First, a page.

Big Ben's Stimulus Party: Only the Top 20% Received an Invite

Brian Hicks

Updated January 10, 2011

bernanke

What if they threw a recovery party and only the top 20% showed up?

It looks like we are about to find out…..

From the Telegraph by Ambrose Evans-Pritchard entitled: Deepening crisis traps America’s have nots

The US is drifting from a financial crisis to a deeper and more insidious social crisis. Self-congratulation by the US authorities that they have this time avoided a repeat of the 1930s is premature.

There is a telling detail in the US retail chain store data for December. Stephen Lewis from Monument Securities points out that luxury outlets saw an 8.1pc rise from a year ago, but discount stores catering to America’s poorer half rose just 1.2pc.

Tiffany’s, Nordstrom, and Saks Fifth Avenue are booming. Sales of Cadillac cars have jumped 35pc, while Porsche’s US sales are up 29pc.

Cartier and Louis Vuitton have helped boost the luxury goods stock index by almost 50pc since October. Yet Best Buy, Target, and Walmart have languished.

Such is the blighted fruit of Federal Reserve policy. The Fed no longer even denies that the purpose of its latest blast of bond purchases, or QE2, is to drive up Wall Street, perhaps because it has so signally failed to achieve its other purpose of driving down borrowing costs.

Yet surely Ben Bernanke’s `trickle down’ strategy risks corroding America’s ethic of solidarity long before it does much to help America’s poor.

The retail data can be quirky but it fits in with everything else we know. The numbers of people on food stamps have reached 43.2m, an all time-high of 14pc of the population. Recipients receive debit cards – not stamps — currently worth about $140 a month under President Obama’s stimulus package.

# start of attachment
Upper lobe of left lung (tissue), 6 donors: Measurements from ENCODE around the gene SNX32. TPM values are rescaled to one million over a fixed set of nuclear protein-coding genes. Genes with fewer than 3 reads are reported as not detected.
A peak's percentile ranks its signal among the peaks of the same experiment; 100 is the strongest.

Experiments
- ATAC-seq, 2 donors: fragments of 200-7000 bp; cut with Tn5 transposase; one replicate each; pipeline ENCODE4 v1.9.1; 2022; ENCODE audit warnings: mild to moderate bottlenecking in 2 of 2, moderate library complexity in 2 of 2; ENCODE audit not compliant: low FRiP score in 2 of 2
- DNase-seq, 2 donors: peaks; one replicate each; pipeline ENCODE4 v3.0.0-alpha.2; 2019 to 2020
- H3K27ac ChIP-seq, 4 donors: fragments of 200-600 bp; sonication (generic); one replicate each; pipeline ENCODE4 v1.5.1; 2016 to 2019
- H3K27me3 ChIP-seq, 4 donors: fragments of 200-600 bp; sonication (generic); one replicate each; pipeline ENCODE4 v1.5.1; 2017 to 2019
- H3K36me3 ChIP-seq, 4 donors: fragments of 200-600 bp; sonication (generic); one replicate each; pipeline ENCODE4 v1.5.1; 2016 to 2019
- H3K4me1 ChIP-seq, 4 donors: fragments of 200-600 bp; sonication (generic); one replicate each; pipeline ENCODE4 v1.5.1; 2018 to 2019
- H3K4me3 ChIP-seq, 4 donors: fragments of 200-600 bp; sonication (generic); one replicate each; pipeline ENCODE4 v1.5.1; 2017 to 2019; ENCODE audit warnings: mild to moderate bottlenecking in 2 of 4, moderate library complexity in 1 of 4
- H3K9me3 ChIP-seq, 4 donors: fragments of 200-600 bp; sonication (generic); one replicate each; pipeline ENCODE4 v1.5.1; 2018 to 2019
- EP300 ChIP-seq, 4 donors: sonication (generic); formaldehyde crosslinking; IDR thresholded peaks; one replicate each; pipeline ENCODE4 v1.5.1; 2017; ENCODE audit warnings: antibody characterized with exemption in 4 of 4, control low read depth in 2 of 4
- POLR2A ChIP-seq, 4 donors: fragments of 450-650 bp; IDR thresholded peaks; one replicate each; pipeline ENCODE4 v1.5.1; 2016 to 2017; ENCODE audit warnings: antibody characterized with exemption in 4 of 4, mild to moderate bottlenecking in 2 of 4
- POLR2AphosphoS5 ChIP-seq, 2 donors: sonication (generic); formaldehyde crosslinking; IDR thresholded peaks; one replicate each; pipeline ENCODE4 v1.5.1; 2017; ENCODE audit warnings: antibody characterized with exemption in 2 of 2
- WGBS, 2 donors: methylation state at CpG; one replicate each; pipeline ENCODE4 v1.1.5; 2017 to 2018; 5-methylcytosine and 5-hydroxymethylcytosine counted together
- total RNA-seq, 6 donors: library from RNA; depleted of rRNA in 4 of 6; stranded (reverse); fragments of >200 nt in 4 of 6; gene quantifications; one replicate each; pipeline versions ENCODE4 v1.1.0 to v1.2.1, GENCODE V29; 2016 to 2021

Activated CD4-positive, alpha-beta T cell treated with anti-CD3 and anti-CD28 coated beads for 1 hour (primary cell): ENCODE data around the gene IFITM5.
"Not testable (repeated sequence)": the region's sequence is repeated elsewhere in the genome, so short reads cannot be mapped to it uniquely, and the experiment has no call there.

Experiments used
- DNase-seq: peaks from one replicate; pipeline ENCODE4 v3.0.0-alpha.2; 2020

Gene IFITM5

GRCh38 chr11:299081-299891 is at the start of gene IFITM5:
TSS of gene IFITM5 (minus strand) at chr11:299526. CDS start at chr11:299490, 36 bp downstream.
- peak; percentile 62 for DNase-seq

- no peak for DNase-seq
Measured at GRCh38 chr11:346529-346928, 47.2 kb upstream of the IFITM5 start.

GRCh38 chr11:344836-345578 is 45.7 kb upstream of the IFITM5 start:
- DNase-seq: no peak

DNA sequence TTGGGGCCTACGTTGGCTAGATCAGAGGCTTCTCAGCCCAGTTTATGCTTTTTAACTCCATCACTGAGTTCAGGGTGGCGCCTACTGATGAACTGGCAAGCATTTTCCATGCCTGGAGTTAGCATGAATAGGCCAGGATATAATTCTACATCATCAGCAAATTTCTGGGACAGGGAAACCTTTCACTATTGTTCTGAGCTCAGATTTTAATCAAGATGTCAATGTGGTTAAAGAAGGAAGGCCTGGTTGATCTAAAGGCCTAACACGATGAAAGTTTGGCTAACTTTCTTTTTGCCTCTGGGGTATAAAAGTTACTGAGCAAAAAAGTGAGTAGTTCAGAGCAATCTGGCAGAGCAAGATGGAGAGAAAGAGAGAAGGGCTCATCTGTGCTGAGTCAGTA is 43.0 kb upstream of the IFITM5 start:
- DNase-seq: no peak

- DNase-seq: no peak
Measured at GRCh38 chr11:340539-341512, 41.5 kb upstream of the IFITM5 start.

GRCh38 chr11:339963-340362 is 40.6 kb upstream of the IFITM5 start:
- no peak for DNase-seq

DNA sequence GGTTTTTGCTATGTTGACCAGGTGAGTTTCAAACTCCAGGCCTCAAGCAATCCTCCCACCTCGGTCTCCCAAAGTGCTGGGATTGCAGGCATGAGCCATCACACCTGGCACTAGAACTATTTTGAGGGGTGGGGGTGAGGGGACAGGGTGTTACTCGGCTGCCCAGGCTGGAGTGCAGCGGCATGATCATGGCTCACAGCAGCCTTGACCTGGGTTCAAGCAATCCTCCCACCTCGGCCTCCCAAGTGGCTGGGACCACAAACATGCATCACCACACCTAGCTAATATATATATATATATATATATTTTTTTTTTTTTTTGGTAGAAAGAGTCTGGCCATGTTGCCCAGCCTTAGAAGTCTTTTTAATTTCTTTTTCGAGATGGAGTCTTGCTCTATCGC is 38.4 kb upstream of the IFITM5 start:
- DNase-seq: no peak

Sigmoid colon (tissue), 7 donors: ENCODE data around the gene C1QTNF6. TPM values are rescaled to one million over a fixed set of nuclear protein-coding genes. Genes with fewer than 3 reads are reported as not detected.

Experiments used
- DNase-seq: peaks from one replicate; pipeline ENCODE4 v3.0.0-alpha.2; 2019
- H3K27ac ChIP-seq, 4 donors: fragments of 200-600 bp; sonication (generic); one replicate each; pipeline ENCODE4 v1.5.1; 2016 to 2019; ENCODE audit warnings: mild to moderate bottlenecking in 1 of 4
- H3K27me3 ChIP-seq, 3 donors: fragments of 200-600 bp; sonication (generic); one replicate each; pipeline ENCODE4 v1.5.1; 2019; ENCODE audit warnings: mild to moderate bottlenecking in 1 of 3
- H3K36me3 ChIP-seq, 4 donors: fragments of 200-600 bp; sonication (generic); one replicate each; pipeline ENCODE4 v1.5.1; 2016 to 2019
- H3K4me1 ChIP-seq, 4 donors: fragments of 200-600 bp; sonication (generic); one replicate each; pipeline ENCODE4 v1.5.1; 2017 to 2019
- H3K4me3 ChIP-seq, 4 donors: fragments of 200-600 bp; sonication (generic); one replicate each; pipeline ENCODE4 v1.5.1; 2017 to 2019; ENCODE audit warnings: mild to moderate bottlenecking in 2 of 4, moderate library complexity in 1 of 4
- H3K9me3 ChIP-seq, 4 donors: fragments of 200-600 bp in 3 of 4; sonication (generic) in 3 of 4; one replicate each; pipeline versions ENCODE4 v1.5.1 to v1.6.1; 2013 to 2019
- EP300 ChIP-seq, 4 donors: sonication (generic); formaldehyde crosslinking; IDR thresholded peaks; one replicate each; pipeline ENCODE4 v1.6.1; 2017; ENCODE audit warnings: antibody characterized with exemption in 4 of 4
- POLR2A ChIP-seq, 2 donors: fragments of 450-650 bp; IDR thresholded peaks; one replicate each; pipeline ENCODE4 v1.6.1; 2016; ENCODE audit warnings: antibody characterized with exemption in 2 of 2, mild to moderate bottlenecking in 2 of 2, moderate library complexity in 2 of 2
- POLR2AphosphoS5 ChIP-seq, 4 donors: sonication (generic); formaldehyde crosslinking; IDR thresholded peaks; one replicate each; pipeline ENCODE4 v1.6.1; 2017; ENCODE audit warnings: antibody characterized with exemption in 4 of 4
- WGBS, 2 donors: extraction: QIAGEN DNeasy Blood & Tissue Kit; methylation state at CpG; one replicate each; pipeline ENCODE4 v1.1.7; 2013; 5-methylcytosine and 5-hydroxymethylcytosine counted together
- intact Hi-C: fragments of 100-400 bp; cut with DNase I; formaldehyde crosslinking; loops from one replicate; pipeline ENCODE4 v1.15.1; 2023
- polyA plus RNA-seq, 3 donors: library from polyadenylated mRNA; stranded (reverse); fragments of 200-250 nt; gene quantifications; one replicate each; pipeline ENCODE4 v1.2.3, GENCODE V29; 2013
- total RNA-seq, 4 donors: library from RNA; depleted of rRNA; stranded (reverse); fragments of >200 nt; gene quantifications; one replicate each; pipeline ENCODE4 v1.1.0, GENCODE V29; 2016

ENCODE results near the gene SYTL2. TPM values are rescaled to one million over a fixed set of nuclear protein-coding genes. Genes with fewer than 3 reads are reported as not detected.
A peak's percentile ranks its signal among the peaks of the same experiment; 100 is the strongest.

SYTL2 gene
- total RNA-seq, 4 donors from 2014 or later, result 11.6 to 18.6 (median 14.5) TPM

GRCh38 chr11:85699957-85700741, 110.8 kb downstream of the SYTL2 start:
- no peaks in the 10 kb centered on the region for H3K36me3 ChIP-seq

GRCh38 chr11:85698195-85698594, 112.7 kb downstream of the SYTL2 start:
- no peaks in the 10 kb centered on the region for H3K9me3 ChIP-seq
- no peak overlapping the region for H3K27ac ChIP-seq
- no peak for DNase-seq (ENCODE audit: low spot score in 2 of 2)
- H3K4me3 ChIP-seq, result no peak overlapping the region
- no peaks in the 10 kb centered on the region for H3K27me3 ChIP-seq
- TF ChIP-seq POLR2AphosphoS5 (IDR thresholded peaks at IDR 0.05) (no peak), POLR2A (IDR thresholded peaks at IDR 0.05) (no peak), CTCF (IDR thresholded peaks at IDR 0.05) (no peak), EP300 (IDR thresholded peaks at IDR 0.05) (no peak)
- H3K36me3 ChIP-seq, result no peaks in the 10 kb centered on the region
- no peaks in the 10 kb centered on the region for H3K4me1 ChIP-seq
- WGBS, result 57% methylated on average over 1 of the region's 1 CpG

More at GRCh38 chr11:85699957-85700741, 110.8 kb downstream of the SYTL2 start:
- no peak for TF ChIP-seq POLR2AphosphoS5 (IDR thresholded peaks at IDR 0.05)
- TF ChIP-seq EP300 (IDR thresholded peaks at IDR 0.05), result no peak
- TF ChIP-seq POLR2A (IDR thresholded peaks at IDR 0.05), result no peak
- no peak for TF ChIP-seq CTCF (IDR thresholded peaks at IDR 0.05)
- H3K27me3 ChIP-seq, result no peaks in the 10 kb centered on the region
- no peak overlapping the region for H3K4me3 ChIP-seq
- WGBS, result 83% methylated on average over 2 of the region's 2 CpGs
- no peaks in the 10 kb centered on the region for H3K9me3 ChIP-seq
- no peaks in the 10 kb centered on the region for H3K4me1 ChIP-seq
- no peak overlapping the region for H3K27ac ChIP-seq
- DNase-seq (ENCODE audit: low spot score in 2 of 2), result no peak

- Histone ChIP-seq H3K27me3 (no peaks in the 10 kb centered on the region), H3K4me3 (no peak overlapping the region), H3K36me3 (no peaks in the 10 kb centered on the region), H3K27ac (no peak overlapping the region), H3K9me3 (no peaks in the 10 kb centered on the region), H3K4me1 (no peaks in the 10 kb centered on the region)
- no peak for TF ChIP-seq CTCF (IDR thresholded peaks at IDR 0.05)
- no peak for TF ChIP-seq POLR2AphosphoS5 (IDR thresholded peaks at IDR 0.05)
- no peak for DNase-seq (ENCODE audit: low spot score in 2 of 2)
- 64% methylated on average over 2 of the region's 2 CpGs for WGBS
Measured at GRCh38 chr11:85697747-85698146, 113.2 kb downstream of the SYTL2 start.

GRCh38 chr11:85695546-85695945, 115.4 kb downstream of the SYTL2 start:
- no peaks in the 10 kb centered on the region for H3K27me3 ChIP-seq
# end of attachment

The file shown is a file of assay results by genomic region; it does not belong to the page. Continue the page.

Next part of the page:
The US Conference of Mayors said visits to soup kitchens are up 24pc this year. There are 643,000 people needing shelter each night.

Jobs data released on Friday was again shocking. The only the reason that headline unemployment fell to 9.4pc was that so many people dropped out of the system altogether.

The actual number of jobs contracted by 260,000 to 153,690,000. The “labour participation rate” for working-age men over 20 dropped to 73.6pc, the lowest the since the data series began in 1948. My guess is that this figure exceeds the average for the Great Depression (minus the cruellest year of 1932).

The Gini Coefficient used to measure income inequality has risen from the mid-30s to 46.8 over the last quarter century, touching the same extremes reached in the Roaring Twenties just before the Slump. It has also been ratcheting up in Britain and Europe.

Extreme inequalities are toxic for societies, but there is also a body of scholarship suggesting that they cause depressions as well by upsetting the economic balance. They create a bias towards asset bubbles and overinvestment, while holding down consumption, until the system becomes top-heavy and tips over, as happened in the 1930s.”

 

This story reminds me of a chart I saw a few months ago on a blog that I read called oftwominds.com. It is written by Charles Hugh Smith.

It is a graphic portrayal of the Wealth-Income Pyramid and it is a picture that speaks for itself— if you take the time to consider what it implies. Take a look:

wealth

 

Now I’m no socialist by any stretch of the imagination….

But if you think that these disparities can be maintained forever you are certifiably insane. They can’t and they won’t be.

Again, the status quo cannot possibly be maintained.

Related Articles:

Government Run Amok: Unintended Consequences

Trouble in Retail: Three Charts from the Frontlines

How Uncle Sam Fiddles with the Figures

Quantitative Easing For Dummies

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